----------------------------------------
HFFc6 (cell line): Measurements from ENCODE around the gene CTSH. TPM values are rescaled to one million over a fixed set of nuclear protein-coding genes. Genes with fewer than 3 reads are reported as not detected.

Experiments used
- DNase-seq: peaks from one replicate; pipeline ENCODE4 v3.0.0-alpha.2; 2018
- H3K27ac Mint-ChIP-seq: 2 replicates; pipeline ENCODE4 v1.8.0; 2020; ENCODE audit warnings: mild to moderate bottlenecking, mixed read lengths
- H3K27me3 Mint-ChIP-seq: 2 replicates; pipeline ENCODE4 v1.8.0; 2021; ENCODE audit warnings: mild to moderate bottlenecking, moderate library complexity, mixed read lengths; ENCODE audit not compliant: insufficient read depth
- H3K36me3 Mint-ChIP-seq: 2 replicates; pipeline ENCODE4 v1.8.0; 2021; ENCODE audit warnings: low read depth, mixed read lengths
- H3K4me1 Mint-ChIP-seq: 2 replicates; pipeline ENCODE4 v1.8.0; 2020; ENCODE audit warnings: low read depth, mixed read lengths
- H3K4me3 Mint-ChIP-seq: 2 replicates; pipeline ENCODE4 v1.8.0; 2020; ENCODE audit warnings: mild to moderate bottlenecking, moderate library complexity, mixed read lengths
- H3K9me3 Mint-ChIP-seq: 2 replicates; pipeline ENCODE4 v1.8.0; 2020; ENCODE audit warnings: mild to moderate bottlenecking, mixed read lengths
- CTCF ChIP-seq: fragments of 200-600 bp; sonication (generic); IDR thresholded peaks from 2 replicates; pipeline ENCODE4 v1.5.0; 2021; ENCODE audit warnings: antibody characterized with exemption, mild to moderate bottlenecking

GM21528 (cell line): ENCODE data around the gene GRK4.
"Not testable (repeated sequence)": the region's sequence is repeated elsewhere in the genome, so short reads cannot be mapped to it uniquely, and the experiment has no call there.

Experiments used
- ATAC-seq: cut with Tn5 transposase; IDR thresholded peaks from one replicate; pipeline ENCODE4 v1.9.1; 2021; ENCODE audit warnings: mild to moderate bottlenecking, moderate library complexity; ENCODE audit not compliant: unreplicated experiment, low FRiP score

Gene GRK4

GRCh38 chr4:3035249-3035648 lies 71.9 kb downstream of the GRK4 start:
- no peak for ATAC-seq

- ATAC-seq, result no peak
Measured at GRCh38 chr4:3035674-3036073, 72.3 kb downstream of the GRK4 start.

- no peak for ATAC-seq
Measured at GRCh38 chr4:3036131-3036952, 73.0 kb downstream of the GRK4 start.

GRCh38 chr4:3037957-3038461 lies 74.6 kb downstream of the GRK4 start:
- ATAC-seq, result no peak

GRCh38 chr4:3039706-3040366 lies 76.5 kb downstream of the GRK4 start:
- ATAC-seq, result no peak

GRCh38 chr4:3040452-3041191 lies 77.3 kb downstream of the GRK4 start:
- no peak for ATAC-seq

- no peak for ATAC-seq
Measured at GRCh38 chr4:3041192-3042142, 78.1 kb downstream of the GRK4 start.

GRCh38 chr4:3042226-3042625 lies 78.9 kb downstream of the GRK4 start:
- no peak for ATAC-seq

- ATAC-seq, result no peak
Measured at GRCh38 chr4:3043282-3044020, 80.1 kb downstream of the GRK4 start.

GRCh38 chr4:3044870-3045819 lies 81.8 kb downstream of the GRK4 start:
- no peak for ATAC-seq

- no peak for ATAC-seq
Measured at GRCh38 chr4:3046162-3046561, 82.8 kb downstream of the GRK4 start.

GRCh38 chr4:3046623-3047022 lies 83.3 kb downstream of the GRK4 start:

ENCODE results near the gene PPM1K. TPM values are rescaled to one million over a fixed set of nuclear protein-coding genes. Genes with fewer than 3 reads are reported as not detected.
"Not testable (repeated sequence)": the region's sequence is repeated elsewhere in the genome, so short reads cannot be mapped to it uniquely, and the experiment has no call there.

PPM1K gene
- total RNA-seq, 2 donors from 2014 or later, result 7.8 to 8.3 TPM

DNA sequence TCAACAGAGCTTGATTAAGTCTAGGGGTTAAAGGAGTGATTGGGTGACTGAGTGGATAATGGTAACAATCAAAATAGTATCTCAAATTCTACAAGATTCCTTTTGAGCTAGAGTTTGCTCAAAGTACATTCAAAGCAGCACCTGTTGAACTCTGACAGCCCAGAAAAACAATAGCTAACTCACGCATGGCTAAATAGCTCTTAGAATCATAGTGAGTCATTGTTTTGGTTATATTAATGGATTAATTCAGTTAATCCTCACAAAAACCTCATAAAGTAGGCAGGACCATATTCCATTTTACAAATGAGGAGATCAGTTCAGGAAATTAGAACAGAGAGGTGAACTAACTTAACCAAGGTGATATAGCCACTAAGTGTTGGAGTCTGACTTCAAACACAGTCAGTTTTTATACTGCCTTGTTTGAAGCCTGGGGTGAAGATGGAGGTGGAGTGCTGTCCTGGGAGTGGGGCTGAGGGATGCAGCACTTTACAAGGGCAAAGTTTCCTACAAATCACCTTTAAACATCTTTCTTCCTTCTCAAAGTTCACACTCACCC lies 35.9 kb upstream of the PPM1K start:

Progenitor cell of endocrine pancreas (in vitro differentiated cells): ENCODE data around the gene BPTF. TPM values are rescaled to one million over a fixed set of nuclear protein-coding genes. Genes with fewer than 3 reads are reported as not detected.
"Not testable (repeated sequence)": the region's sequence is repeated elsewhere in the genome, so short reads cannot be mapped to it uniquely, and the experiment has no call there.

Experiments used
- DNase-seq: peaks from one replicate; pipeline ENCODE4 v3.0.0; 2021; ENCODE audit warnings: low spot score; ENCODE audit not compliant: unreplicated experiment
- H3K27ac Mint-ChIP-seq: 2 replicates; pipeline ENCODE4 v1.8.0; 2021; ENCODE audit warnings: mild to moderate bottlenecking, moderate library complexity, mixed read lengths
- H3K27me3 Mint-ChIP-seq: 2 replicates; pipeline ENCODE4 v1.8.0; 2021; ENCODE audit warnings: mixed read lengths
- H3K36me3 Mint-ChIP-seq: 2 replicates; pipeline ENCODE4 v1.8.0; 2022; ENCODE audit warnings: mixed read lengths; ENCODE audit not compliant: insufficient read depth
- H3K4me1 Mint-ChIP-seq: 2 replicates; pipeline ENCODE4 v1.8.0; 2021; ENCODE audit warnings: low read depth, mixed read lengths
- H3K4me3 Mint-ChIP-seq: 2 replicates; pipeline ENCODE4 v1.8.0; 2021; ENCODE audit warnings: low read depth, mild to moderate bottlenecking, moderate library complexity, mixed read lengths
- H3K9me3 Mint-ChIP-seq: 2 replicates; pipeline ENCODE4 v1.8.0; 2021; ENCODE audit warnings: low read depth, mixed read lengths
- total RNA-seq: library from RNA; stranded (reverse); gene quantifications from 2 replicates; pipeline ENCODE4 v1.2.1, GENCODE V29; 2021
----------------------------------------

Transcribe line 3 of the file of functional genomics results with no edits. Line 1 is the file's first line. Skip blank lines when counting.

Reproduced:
- DNase-seq: peaks from one replicate; pipeline ENCODE4 v3.0.0-alpha.2; 2018